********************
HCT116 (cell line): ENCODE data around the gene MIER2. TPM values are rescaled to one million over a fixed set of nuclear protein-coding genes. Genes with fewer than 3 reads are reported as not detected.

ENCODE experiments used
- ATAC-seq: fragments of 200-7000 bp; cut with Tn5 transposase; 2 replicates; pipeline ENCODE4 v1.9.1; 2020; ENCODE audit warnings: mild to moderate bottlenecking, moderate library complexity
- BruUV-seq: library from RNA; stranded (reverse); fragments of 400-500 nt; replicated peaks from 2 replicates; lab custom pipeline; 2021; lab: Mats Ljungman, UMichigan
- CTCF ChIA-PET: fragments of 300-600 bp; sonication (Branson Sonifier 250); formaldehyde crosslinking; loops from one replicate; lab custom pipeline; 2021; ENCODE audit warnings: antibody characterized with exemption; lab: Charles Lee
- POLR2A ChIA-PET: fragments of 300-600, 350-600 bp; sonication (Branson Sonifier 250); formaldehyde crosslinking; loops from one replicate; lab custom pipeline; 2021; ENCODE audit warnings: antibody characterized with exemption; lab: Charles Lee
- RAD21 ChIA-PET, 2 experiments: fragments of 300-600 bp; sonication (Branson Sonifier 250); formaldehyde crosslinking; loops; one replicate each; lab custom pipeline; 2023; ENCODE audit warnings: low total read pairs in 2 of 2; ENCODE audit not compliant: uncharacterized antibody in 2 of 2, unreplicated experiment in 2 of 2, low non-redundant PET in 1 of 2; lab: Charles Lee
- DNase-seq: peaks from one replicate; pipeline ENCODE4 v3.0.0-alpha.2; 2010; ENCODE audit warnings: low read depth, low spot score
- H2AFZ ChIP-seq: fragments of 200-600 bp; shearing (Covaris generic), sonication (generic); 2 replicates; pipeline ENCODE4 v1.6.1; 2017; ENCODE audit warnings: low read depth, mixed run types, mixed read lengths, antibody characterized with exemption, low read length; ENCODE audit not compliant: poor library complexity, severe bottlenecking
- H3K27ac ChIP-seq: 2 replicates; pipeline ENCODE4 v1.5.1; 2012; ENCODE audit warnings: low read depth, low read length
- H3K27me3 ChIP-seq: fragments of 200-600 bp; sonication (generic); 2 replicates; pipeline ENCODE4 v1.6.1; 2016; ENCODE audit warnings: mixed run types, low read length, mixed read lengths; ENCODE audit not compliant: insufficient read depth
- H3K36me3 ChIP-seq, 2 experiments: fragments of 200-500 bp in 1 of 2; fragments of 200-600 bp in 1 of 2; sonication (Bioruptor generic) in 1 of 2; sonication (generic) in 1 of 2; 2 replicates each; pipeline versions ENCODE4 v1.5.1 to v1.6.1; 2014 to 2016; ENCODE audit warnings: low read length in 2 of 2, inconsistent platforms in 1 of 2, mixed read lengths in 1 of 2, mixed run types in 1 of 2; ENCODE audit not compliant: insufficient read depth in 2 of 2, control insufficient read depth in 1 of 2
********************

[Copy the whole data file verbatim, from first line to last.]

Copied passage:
HCT116 (cell line): ENCODE data around the gene MIER2. TPM values are rescaled to one million over a fixed set of nuclear protein-coding genes. Genes with fewer than 3 reads are reported as not detected.

ENCODE experiments used
- ATAC-seq: fragments of 200-7000 bp; cut with Tn5 transposase; 2 replicates; pipeline ENCODE4 v1.9.1; 2020; ENCODE audit warnings: mild to moderate bottlenecking, moderate library complexity
- BruUV-seq: library from RNA; stranded (reverse); fragments of 400-500 nt; replicated peaks from 2 replicates; lab custom pipeline; 2021; lab: Mats Ljungman, UMichigan
- CTCF ChIA-PET: fragments of 300-600 bp; sonication (Branson Sonifier 250); formaldehyde crosslinking; loops from one replicate; lab custom pipeline; 2021; ENCODE audit warnings: antibody characterized with exemption; lab: Charles Lee
- POLR2A ChIA-PET: fragments of 300-600, 350-600 bp; sonication (Branson Sonifier 250); formaldehyde crosslinking; loops from one replicate; lab custom pipeline; 2021; ENCODE audit warnings: antibody characterized with exemption; lab: Charles Lee
- RAD21 ChIA-PET, 2 experiments: fragments of 300-600 bp; sonication (Branson Sonifier 250); formaldehyde crosslinking; loops; one replicate each; lab custom pipeline; 2023; ENCODE audit warnings: low total read pairs in 2 of 2; ENCODE audit not compliant: uncharacterized antibody in 2 of 2, unreplicated experiment in 2 of 2, low non-redundant PET in 1 of 2; lab: Charles Lee
- DNase-seq: peaks from one replicate; pipeline ENCODE4 v3.0.0-alpha.2; 2010; ENCODE audit warnings: low read depth, low spot score
- H2AFZ ChIP-seq: fragments of 200-600 bp; shearing (Covaris generic), sonication (generic); 2 replicates; pipeline ENCODE4 v1.6.1; 2017; ENCODE audit warnings: low read depth, mixed run types, mixed read lengths, antibody characterized with exemption, low read length; ENCODE audit not compliant: poor library complexity, severe bottlenecking
- H3K27ac ChIP-seq: 2 replicates; pipeline ENCODE4 v1.5.1; 2012; ENCODE audit warnings: low read depth, low read length
- H3K27me3 ChIP-seq: fragments of 200-600 bp; sonication (generic); 2 replicates; pipeline ENCODE4 v1.6.1; 2016; ENCODE audit warnings: mixed run types, low read length, mixed read lengths; ENCODE audit not compliant: insufficient read depth
- H3K36me3 ChIP-seq, 2 experiments: fragments of 200-500 bp in 1 of 2; fragments of 200-600 bp in 1 of 2; sonication (Bioruptor generic) in 1 of 2; sonication (generic) in 1 of 2; 2 replicates each; pipeline versions ENCODE4 v1.5.1 to v1.6.1; 2014 to 2016; ENCODE audit warnings: low read length in 2 of 2, inconsistent platforms in 1 of 2, mixed read lengths in 1 of 2, mixed run types in 1 of 2; ENCODE audit not compliant: insufficient read depth in 2 of 2, control insufficient read depth in 1 of 2